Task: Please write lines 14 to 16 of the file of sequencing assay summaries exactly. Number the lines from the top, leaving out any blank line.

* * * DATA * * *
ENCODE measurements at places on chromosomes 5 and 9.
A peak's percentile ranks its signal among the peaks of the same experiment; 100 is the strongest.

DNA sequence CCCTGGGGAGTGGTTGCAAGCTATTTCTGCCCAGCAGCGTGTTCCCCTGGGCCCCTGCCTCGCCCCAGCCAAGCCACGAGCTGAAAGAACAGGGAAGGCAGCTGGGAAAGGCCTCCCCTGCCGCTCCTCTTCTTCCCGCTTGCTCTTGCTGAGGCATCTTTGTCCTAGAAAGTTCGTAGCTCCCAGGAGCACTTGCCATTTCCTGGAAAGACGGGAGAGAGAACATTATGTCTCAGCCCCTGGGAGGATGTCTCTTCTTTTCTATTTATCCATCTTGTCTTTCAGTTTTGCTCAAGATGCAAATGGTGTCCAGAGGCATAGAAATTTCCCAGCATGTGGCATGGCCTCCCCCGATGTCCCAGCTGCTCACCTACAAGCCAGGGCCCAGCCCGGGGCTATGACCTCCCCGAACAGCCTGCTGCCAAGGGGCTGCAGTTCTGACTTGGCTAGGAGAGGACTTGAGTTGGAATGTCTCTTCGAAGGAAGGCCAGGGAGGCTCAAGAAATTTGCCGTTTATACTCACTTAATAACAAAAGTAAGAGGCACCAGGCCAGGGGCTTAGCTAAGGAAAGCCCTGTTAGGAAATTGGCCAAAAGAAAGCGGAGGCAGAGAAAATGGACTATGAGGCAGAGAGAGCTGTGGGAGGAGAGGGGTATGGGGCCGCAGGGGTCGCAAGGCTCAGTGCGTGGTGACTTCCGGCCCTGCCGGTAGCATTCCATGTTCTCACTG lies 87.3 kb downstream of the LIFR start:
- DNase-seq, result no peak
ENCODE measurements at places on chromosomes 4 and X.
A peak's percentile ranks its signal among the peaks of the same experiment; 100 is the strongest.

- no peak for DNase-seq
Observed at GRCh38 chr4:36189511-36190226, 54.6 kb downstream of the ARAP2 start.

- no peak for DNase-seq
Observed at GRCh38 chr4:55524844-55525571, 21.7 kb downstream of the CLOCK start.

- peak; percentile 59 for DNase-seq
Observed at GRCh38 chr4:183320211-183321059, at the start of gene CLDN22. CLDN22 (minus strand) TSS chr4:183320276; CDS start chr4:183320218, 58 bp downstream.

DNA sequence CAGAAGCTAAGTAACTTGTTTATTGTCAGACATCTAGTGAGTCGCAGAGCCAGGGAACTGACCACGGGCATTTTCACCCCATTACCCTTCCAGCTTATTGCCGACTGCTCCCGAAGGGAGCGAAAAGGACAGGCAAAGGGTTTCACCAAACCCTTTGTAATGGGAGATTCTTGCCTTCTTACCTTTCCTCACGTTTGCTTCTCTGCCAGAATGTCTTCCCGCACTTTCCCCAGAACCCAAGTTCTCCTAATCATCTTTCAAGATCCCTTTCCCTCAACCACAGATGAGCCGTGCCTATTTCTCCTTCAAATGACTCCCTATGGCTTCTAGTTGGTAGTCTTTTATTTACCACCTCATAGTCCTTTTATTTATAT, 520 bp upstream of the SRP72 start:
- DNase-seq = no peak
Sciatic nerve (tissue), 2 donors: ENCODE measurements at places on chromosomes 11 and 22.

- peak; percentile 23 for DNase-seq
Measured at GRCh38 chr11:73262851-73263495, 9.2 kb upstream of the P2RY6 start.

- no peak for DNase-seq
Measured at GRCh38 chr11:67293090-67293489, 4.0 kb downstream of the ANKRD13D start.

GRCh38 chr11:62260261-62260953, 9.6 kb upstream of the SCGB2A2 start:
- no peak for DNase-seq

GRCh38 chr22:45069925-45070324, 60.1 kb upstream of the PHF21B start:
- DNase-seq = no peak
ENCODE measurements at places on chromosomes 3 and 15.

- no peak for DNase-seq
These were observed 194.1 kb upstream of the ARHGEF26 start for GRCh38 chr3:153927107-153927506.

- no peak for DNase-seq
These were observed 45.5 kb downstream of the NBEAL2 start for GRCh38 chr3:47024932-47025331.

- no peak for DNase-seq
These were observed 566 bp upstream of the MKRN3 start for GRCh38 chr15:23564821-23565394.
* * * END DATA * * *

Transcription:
- DNase-seq = no peak
Sciatic nerve (tissue), 2 donors: ENCODE measurements at places on chromosomes 11 and 22.

- peak; percentile 23 for DNase-seq